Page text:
Kyoko Hiratsuka (1), Yasuhiro Fujita (1), Nobuyuki Hayashi (1); (1) Kirin Company, Limited, Yokohama, Japan

Yeast, Fermentation, and Microbiology

Recently, we expanded our beer product range to include “craft beers.” Many craft beers have unique properties, such as high pH, low alcohol content, low bitterness units (BU), and high residual fermentable extract, as well as including various ingredients. Incorporating these features in the brewing process tends to increase the microbiological risk. We are interested in identifying the beer-spoilage potential of yeasts and to differentiate between species that can grow in beer and those that do not pose a threat as beer-spoilage organisms with regard not only to our major brand of pilsner beer but also to our craft beers. Assessing the beer-spoilage ability of yeast isolates can be done by directly testing for growth in beer; in this time-consuming approach, however, the results are only known after several weeks. The aim of the present study, therefore, was to develop a more rapid and simple method to assess the ability of yeast to grow in beer. First, we referenced the hop-gradient agar plate method (Haakensen et al., 2009), which uses concentration-gradient agar plates to assess the ability of Lactobacillus and Pediococcus isolates to grow in beer. Next, we adapted the technique to assess the growth ability of yeasts. In searching for a method by which to differentiate between beer-spoilage and non-spoilage yeast, we explored the ability of yeast isolates to grow in varying concentrations of ethanol, different compositions of base medium, and other variable factors. Ultimately, we derived an optimal composition of medium and optimal cultivation conditions that can distinguish ordinary beer-spoilage yeasts from non-beer spoilage yeast by means of the degree of colony formation. This ethanol-gradient agar plate technique provides a rapid and simple solution to assessing the ability of yeast isolates to grow in beer, and provides new insights into “potential beer-spoilage yeast” that can grow only in products with low microbiological stability. By adjusting the assay conditions, we expect to apply this technique to assessments of spoilage potential in other alcoholic beverages such as wine, ready-to-drink beverages (RTDs), and so on.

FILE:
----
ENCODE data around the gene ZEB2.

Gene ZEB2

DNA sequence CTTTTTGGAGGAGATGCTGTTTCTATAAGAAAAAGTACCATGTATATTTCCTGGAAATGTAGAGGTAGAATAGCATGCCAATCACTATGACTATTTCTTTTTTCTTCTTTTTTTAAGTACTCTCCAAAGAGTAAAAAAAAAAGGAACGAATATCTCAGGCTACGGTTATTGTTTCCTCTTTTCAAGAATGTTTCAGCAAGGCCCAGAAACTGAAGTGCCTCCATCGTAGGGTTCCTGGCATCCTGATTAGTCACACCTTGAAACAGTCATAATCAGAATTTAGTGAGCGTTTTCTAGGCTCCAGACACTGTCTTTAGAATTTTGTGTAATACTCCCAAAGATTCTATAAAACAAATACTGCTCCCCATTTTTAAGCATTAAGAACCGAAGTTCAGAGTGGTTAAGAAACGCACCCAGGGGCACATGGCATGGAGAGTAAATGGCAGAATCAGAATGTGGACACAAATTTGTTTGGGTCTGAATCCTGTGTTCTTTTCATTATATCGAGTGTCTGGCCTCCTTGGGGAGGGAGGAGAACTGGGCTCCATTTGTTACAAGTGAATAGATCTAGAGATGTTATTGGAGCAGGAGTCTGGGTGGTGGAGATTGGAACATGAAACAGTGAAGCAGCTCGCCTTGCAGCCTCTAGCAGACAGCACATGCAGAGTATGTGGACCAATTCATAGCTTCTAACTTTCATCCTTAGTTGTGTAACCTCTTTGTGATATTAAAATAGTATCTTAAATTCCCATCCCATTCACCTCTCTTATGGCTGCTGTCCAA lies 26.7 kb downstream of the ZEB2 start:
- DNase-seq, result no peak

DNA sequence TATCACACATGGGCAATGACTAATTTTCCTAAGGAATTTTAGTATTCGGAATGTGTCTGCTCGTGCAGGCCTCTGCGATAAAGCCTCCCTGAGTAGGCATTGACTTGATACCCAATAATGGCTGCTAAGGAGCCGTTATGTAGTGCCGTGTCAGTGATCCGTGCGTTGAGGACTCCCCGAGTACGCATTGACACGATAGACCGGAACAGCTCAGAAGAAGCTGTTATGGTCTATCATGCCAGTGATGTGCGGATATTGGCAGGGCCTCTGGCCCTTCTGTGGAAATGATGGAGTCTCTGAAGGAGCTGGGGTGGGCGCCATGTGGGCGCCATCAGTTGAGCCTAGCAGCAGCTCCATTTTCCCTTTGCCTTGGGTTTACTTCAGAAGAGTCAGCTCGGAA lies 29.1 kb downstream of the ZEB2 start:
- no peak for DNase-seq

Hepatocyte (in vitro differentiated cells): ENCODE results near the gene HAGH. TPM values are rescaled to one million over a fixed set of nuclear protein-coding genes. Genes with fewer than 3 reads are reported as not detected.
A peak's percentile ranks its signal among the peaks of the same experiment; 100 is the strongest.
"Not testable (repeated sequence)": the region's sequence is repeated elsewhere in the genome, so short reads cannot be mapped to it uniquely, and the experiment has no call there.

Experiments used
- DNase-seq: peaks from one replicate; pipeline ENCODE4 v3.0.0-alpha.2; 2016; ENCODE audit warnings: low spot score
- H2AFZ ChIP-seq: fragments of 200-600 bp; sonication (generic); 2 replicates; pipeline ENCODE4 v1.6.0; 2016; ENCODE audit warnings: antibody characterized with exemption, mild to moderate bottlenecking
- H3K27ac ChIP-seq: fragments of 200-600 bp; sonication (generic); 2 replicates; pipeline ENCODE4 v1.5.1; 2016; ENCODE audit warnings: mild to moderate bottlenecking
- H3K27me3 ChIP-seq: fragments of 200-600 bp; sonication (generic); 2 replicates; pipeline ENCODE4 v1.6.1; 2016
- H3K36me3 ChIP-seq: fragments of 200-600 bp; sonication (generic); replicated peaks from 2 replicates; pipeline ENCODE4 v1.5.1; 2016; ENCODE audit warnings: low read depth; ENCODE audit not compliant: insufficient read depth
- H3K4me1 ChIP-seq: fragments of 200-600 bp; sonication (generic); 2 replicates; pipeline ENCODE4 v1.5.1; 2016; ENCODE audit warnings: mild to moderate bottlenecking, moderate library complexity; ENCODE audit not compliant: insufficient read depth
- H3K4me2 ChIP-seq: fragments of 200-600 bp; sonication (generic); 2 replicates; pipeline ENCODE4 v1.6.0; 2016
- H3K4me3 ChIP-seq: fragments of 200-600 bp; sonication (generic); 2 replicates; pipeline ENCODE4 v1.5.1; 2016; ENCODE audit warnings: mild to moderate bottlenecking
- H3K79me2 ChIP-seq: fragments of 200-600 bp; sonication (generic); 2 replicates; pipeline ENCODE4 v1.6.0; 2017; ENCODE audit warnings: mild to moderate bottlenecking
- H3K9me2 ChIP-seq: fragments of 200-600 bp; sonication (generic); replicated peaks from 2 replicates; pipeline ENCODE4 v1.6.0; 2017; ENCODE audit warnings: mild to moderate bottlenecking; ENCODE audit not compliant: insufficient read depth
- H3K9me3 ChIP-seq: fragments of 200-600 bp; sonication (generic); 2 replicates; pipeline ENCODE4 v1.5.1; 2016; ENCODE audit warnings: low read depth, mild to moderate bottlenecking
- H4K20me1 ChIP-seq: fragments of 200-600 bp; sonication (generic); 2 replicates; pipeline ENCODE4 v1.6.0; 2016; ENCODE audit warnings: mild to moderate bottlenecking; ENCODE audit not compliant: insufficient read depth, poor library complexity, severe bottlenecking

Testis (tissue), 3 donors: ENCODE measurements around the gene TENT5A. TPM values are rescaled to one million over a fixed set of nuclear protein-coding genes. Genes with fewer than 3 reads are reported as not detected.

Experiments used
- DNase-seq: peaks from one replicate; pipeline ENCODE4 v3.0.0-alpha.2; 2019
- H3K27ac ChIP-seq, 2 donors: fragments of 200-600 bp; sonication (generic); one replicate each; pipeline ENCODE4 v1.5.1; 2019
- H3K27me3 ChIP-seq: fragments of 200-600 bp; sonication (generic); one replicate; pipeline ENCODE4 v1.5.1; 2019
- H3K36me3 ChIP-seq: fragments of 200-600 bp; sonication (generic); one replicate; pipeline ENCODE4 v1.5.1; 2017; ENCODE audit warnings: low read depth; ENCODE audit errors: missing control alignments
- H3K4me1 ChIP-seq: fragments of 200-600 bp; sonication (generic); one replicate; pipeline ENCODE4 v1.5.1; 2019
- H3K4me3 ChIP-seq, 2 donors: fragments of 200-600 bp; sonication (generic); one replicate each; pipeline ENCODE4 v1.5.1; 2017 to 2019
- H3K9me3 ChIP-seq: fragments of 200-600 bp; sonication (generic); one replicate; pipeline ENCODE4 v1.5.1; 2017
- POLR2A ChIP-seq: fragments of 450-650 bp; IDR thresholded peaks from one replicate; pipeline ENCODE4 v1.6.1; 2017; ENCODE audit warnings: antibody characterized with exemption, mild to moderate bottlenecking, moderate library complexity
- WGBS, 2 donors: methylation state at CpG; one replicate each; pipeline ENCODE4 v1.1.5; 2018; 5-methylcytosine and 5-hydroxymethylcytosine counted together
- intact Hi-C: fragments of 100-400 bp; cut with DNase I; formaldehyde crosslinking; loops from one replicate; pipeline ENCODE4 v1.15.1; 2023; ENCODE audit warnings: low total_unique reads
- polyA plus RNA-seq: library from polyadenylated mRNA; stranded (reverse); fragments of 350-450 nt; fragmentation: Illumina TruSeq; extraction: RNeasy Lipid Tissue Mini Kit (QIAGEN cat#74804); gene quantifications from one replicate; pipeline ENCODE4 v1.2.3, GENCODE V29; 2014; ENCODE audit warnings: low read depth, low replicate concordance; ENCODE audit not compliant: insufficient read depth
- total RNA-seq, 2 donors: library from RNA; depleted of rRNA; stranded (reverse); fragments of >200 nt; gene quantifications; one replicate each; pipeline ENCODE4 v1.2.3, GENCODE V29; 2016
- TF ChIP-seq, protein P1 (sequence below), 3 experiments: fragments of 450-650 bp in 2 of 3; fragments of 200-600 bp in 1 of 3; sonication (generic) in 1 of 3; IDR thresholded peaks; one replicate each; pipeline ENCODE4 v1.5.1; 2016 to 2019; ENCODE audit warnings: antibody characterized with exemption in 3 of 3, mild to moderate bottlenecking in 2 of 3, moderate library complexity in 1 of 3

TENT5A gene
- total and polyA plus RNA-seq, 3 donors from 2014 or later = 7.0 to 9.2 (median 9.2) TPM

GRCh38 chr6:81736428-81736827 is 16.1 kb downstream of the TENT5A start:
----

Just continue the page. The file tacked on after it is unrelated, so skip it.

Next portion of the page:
Kyoko Hiratsuka is a researcher at the Integrated Beverage Analysis Center, Kirin Co., Ltd. She graduated from Tokyo University in 2009 with an M.S. degree in agriculture and joined Kirin Brewery. She worked at the Okayama brewery as a staff member in quality assurance and the brewing sections (2009-2013). Since 2014, she has been working within the Microbial Control Group in the Integrated Beverage Analysis Center, Quality Assurance Department in Kirin Co., Ltd.